Ever since I started handling letterpress printing in-house, the shop has brought me moments of utter delight and sheer terror. Those moments usually occur consistently in two distinct parts of the shop. Delight at the press. Terror at the cutter.
I’ve hated my cutter since the day I bought it. Sure, it’s nice and I got a nice price, but I’ve always felt as though I was missing some sort of cutter mojo and so often, a job which I thought had been flawlessly executed would have the most minuscule (though glaring to me) of issues.
I could never get things perfectly lined up.
Everything would look beautiful at the press and then, after the lion’s share of the work was done, the cutter would cut me down. I hated it.
And then I read something that made me want to cry tears of sorrow and joy simultaneously:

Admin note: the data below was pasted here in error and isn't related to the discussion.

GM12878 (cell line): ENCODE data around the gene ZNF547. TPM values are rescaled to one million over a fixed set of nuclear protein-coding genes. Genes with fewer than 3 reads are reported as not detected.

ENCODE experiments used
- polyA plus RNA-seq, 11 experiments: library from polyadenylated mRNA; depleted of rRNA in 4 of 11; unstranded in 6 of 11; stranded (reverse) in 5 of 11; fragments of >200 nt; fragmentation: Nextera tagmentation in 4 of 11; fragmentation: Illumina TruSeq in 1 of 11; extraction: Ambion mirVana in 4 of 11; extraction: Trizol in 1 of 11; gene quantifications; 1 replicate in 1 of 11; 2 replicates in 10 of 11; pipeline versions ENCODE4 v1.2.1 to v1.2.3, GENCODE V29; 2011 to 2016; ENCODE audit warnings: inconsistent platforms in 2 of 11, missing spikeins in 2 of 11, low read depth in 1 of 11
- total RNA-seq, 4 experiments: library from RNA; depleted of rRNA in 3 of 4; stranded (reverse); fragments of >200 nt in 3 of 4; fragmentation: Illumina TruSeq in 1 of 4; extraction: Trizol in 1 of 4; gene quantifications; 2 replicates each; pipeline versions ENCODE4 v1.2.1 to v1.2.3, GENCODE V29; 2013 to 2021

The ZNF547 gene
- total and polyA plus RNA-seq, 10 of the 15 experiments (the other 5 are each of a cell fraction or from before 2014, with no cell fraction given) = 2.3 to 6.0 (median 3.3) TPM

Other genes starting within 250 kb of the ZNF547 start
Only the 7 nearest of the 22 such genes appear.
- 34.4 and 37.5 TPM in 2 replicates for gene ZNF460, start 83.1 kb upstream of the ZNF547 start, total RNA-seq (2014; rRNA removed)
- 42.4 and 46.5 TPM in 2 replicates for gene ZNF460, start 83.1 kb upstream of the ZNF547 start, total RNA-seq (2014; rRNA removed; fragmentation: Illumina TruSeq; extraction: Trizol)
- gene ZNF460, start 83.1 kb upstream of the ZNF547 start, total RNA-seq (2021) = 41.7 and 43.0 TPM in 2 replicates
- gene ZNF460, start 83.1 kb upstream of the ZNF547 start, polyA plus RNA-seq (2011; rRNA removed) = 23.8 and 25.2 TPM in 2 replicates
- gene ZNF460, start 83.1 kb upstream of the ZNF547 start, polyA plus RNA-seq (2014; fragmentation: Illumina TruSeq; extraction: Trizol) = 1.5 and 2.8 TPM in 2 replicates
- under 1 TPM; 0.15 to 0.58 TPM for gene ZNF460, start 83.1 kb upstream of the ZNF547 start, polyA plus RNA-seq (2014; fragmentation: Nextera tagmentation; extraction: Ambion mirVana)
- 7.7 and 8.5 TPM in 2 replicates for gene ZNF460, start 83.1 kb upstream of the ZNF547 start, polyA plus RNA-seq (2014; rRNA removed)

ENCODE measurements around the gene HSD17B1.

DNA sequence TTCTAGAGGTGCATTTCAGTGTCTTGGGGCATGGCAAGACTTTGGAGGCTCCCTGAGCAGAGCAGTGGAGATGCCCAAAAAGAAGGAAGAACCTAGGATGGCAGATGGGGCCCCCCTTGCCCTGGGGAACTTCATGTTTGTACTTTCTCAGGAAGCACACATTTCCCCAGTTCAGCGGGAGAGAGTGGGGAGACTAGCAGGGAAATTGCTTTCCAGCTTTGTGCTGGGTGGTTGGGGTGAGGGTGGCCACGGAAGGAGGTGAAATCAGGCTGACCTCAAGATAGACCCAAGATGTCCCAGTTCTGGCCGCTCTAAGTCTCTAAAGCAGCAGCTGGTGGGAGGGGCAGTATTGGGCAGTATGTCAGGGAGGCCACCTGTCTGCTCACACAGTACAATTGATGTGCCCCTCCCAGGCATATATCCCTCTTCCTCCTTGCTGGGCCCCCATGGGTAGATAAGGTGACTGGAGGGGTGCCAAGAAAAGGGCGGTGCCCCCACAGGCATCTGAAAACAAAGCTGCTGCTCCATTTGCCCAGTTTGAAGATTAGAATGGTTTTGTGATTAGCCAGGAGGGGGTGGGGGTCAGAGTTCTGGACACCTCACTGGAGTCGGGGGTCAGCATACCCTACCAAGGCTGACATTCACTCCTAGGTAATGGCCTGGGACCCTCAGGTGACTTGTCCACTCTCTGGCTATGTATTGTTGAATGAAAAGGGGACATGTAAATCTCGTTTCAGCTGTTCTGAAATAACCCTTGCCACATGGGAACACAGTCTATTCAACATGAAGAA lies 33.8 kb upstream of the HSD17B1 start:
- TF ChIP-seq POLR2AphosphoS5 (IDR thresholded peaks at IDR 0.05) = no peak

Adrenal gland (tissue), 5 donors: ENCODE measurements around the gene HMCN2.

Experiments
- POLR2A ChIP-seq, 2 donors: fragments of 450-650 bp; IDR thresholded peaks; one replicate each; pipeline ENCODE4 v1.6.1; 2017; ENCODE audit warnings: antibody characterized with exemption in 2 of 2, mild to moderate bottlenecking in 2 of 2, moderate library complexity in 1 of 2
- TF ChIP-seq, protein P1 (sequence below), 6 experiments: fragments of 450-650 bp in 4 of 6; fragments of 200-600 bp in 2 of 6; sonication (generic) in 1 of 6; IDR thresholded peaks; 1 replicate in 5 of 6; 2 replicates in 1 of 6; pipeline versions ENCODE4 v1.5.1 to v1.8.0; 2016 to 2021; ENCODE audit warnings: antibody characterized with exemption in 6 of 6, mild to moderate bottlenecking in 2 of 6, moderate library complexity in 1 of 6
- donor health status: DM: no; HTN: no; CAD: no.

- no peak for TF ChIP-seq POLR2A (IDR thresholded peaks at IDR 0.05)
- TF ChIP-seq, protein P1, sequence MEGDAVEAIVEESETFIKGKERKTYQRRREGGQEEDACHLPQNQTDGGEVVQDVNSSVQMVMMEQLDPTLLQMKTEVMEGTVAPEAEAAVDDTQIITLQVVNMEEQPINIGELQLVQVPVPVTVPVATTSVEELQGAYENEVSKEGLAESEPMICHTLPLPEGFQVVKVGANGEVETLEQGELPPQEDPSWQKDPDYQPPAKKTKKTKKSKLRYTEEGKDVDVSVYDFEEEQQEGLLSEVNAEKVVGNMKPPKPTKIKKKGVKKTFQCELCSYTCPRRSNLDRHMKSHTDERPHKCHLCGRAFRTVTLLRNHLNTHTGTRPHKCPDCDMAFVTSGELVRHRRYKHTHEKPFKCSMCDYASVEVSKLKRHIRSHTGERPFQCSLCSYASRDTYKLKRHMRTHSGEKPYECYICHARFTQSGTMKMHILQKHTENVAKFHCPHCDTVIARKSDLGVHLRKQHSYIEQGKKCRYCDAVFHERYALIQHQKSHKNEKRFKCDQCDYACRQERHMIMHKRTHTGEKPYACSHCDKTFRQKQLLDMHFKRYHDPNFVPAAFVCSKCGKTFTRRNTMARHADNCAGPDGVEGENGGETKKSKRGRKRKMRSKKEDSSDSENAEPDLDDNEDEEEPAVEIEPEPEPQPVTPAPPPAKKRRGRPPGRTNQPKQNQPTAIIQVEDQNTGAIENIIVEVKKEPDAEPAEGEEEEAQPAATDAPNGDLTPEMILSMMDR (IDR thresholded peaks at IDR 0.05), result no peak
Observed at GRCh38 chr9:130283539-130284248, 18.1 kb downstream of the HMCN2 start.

The parts of the cutter that I had thought were securely and permanently affixed to the top via bolts were adjustable. Not only that, they should be adjusted for squareness occasionally.
I had never even considered that those bolts served any purpose other than to hold the two pieces together in some rigid manner. Never entertained the idea that a carpenter’s square and and a socket wrench might solve so many of my problems, but here I am.
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And there are some real life implications here about occasionally needing to realign oneself. I’m in the middle of one of those lessons right now.
So, here I am, elated and a bit embarrassed.
And offering my apologies and thanks to those who have put up with wonky timelines and work that was great, but not perfect.